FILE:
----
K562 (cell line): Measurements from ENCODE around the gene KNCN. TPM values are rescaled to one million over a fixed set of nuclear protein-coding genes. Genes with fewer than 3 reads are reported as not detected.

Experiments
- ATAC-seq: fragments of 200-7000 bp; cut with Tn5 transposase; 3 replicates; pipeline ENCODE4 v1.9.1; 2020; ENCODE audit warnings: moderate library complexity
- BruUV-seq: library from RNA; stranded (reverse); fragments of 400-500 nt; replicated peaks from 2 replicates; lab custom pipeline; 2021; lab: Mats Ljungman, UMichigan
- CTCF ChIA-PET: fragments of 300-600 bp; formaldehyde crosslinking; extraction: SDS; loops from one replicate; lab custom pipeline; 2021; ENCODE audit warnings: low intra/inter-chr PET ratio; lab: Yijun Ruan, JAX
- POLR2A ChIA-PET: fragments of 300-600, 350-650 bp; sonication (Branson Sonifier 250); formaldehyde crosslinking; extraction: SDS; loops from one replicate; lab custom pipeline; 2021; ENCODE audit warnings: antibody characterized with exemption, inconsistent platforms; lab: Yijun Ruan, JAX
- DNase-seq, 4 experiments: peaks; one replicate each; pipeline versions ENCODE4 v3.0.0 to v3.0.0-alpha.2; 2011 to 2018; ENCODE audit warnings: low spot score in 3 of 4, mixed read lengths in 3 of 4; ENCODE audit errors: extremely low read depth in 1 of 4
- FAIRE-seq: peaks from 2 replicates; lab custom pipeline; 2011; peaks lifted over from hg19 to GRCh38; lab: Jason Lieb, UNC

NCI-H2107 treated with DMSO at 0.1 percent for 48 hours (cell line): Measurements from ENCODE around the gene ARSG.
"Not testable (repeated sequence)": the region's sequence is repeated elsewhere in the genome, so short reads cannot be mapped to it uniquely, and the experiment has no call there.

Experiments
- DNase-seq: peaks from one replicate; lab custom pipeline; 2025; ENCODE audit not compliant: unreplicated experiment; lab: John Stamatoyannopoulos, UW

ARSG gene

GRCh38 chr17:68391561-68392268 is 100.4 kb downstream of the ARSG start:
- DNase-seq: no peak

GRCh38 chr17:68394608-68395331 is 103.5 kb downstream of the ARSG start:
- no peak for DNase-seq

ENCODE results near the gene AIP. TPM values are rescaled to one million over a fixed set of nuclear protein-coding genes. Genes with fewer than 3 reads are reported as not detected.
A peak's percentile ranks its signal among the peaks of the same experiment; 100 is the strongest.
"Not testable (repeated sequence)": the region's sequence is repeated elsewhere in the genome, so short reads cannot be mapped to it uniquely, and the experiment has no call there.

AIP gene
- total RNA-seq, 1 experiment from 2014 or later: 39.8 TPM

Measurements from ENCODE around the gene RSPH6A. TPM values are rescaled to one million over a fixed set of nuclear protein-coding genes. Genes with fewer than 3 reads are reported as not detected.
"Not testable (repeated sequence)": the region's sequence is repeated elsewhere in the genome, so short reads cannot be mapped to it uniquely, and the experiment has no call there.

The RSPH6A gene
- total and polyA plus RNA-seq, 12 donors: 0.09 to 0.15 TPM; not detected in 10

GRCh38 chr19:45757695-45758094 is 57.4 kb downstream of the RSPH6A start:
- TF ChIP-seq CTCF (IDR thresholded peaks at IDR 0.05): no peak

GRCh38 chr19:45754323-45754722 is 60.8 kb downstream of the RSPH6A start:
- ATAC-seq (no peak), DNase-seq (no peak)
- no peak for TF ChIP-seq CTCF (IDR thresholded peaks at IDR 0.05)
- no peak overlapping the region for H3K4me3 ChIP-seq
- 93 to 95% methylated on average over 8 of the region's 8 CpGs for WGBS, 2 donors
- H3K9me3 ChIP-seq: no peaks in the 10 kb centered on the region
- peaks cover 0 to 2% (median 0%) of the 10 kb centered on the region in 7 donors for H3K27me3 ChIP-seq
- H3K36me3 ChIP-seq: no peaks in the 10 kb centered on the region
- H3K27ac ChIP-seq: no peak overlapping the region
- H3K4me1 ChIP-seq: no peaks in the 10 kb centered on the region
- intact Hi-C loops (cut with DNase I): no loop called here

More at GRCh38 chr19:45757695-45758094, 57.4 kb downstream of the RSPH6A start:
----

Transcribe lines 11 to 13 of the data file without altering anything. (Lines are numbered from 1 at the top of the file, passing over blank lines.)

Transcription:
Experiments
- DNase-seq: peaks from one replicate; lab custom pipeline; 2025; ENCODE audit not compliant: unreplicated experiment; lab: John Stamatoyannopoulos, UW

ARSG gene